Comments by Doc Lawrence
As a son of the South, my early and profound influences were formed largely through oral history and some very
good books. I knew who fought with what army where in the War Between the States. I take pride in sharing DNA with
some who did their duty and served these great armies and cavalries until all was lost. I supplemented my knowledge
with even more books, notably "Life in Dixie During the War," by Decatur, Georgia heroine Mary Gay and, of course,
Gone With The Wind." These could have satisfied my curiosity about life back then, but reading George Coletti's
monumental new work "Stone Mountain: The Granite Sentinel," was an eye-opener, awakening me to how little I actually knew.
Prompted by Coletti's brilliantly told stories, I began visiting many of the places near my home. The Andrew Johnson cemetery, holding the remains of a Stone Mountain founding family, the Stone Mountain Cemetery with the mass graves in the Confederate section, an uncomfortable experience as you think of the wartime tragedy leading to such impersonal burial, knowing how their surviving families likely never knew what happened to them.
Grown men make war and everyone somehow loses something, a life, a few years of youth, a healthy body or hope. There are magnificent heroes in The Granite Sentinel to be sure, but the overriding sentiment is that war is senseless, attacking the core of our collective humanity. That's not to take anything away from the brave soldiers who gave their lives-my own family shares a similar heritage-but more a personal lament that any of God's children had to die unnaturally.
It takes a mighty effort to bring a reader's interest back to the events of long ago, but Coletti is equal to the Herculean task. The characters seem to leap from the pages grasping for a heartstring. There is a message: "Never forget us."
The United States approaches the sesquicentennial of the War Between the States and The Granite Sentinel is perfectly positioned to make these tumultuous events and brave, good people live once again through the power of good storytelling, something Southern writers have nailed down from time immemorial.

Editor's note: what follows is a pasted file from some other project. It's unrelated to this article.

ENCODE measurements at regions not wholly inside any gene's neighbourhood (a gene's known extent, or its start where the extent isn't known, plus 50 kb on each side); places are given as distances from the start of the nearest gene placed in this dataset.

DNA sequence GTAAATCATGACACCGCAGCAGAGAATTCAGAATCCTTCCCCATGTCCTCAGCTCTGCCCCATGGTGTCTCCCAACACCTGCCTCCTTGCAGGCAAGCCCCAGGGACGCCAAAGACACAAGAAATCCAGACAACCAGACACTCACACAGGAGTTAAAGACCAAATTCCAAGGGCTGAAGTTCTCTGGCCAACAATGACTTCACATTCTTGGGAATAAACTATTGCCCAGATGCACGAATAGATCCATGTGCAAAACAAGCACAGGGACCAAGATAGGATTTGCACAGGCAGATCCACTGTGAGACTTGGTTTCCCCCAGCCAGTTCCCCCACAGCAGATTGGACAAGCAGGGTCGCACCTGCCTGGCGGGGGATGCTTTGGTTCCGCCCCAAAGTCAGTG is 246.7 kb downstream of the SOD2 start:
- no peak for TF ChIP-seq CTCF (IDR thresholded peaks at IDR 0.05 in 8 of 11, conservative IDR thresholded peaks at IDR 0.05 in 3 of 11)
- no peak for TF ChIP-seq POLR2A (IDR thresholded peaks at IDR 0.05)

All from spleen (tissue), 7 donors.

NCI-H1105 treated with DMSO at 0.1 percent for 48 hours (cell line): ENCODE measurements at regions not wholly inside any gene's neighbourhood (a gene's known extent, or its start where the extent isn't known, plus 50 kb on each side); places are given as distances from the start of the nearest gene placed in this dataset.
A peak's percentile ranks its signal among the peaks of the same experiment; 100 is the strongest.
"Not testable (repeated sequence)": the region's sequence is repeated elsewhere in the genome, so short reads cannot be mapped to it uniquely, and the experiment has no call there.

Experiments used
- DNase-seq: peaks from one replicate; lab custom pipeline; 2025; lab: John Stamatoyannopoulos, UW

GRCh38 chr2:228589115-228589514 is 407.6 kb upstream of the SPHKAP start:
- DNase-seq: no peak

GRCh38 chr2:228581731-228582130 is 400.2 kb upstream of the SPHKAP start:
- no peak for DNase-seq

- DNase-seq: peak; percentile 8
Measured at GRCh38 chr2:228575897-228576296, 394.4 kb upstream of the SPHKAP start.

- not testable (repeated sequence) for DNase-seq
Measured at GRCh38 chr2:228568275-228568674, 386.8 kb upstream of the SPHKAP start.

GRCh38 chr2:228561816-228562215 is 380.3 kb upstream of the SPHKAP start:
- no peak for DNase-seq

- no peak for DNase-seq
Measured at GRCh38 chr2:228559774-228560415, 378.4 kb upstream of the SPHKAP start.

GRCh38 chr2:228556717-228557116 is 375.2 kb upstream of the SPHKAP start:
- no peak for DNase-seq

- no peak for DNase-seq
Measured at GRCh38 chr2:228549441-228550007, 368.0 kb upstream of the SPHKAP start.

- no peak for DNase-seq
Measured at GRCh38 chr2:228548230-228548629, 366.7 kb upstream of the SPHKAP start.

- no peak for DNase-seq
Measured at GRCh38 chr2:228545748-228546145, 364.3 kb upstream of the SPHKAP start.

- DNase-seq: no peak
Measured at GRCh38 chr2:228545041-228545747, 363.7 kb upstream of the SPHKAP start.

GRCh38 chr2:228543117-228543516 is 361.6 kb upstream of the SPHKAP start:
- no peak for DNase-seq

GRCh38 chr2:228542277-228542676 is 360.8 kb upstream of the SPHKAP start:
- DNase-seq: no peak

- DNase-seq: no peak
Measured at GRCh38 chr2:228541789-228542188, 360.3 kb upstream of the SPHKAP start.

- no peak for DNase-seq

All the elements of greatness are drawn together in The Granite Sentinel: romance and love, loyalty and duty, chivalry and generosity, and most of all, honor. Reading the debate between two of the South's finest statesmen-orators, Alexander Stephens and Robert Toombs during Georgia's Secession Convention in 1861, is a stunning example of the remarkable power of language, history, law and love of place. Two men destined to lead the Confederacy, one as Vice President, the other as Secretary of State. One opposed to Secession, the other in favor. Both were close friends and shared a love for the South that transcended differences.
That's just one of the powerful lessons Coletti leaves us. The Granite Sentinel is profoundly important and belongs in the home library of all who love both the South and America.
Because of George Coletti's epic saga so skillfully produced in Stone Mountain: The Granite Sentinel, those who read this book may feel moved to answer the calls from those gray spirits that seem to still cry out.
"Rest now. We will not forget you."
Atlanta native Doc Lawrence is a veteran journalist whose columns on travel, Southern history and heritage, wine and food appear in many publications throughout the country. He resides in Stone Mountain, Georgia.